A common European scheme to guarantee customers' deposits in banks in the event of bankruptcy is already the great unfinished business of the European banking union. This 2020 will end without the heads of state and government of the countries that operate with the euro having even discussed it. The economic response to the pandemic has monopolised the agenda, but even if it hadn't, the proposal would have stayed as it is - merely a proposal -, as it survives since 2015 in the face of strong opposition from countries like Germany or the Netherlands.
This Friday the heads of state and government of the euro countries met briefly at the usual end-of-year summit to ratify the approval of the reform of the rescue fund (the European Stability Mechanism, EMD) and its safety net to strengthen it and have more capacity for fiscal supervision in case a country needs it.
However, the deposit guarantee scheme, a historic request from Spain, has not been launched. One of its main detractors was Germany, which was precisely in charge of the rotating presidency of the EU this last half of the year, and hence little emphasis has been placed on the issue. Last year Germany's finance minister, Olaf Scholz (a socialist), was open to the idea, but that was all.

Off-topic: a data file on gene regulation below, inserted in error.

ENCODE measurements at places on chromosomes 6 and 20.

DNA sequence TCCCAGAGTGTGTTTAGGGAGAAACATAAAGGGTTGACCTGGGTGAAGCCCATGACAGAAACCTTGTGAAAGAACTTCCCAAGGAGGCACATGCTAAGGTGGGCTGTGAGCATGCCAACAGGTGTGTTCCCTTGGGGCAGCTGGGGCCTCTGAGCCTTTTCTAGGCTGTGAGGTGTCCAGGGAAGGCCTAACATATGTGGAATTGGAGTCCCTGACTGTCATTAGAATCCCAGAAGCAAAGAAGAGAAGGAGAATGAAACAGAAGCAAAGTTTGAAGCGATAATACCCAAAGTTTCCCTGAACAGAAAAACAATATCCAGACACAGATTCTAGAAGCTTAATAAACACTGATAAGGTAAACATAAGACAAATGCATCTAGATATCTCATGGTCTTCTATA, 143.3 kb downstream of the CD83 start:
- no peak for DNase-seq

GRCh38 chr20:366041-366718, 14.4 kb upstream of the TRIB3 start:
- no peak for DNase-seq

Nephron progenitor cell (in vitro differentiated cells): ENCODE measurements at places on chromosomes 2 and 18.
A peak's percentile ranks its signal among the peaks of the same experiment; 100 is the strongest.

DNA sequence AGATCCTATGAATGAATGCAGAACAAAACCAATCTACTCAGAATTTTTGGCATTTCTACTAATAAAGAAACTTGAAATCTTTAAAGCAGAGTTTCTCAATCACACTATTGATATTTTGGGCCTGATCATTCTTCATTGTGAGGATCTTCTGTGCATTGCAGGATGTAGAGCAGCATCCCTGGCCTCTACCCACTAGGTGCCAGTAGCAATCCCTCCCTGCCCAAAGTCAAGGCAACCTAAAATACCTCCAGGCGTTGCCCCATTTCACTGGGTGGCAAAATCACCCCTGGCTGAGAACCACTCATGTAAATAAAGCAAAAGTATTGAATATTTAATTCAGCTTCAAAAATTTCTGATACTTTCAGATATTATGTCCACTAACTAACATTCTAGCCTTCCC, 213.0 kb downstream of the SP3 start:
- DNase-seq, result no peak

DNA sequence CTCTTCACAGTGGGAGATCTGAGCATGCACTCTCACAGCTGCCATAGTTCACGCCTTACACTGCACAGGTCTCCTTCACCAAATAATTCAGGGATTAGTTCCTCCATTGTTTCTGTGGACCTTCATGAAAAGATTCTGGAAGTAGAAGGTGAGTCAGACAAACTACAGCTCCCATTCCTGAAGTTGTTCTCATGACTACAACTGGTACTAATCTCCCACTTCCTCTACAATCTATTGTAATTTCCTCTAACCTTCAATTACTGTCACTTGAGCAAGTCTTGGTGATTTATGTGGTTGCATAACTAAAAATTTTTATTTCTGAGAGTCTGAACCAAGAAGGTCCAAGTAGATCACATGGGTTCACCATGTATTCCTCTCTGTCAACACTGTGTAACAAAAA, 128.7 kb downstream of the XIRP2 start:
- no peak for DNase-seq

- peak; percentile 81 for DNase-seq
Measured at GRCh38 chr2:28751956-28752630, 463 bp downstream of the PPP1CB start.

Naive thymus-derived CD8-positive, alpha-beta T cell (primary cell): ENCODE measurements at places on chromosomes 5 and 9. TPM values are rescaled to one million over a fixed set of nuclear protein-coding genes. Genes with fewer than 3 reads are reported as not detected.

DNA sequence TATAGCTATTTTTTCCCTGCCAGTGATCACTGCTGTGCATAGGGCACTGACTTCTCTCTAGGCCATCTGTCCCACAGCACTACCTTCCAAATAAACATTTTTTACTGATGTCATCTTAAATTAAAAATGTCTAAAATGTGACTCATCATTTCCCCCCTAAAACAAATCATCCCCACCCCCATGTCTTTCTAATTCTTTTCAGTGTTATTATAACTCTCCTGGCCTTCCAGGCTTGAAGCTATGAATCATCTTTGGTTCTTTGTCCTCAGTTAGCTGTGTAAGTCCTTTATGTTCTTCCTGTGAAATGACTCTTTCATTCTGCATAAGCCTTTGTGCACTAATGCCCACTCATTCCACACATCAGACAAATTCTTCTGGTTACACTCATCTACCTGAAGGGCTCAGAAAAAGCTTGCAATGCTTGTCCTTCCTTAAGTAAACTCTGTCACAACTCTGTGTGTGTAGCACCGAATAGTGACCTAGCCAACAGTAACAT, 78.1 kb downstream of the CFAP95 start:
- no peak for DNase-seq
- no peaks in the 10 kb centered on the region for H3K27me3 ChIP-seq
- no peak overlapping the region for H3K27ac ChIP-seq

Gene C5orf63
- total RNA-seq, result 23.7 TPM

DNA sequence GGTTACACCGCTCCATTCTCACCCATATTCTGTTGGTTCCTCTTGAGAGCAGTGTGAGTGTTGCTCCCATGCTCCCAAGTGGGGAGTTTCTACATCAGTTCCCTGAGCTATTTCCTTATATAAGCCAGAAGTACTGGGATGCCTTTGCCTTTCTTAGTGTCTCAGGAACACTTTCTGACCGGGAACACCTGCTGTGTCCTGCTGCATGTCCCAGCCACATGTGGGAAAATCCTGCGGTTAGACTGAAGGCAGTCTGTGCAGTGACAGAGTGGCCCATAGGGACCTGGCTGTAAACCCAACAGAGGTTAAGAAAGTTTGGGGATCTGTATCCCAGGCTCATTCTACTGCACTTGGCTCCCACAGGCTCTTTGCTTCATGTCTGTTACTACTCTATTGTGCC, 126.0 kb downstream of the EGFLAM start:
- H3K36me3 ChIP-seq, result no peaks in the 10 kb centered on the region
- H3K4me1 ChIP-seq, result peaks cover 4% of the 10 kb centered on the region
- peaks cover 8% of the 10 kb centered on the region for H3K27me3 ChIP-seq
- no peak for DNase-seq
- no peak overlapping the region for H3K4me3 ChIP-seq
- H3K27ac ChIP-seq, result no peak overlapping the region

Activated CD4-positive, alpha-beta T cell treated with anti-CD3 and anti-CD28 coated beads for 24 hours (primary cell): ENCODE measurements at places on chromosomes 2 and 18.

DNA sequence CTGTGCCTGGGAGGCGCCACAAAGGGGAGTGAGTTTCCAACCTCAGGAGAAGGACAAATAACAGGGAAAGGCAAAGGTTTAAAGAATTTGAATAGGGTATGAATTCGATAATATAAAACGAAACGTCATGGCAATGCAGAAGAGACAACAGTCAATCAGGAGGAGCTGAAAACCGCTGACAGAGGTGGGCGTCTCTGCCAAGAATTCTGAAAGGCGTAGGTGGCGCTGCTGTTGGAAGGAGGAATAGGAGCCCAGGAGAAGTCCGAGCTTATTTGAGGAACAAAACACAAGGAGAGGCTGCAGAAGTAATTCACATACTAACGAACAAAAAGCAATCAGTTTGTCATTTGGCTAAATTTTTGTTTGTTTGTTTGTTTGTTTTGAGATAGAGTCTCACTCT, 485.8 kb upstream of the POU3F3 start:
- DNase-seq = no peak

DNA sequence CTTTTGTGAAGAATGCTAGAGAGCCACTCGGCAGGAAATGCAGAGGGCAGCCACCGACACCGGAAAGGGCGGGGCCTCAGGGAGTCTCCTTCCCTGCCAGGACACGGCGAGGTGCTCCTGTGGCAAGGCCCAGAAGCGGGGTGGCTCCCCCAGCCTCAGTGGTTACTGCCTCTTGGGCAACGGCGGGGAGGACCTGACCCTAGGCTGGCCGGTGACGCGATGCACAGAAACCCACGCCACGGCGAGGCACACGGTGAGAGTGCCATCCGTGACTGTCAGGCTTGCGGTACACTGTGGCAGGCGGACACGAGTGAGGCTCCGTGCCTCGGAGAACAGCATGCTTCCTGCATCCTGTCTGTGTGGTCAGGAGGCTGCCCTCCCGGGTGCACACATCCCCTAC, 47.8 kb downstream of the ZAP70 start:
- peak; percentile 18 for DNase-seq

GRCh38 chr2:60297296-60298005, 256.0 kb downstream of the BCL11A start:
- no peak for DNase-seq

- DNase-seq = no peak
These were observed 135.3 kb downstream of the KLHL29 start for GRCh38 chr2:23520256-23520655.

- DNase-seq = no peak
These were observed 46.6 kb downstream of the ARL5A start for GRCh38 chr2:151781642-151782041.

In fact, this week the president of the ECB's supervisory board, Andrea Enria, admitted that the implementation of the EDIS (the Deposit Guarantee Scheme) will take time to become a reality despite reminding that it is necessary for "the banking union to be a truly internal market".
The idea that has been on the table since 2015 is a Euro scheme that could rescue up to 100,000 euros from all customers of any European bank that goes bankrupt. Current community regulations already foresee that, in the event of bankruptcy, clients would not be left without their savings, but those in charge of guaranteeing that the savings are collected are the funds of each country. The point was to create a single European scheme in order to share the risks.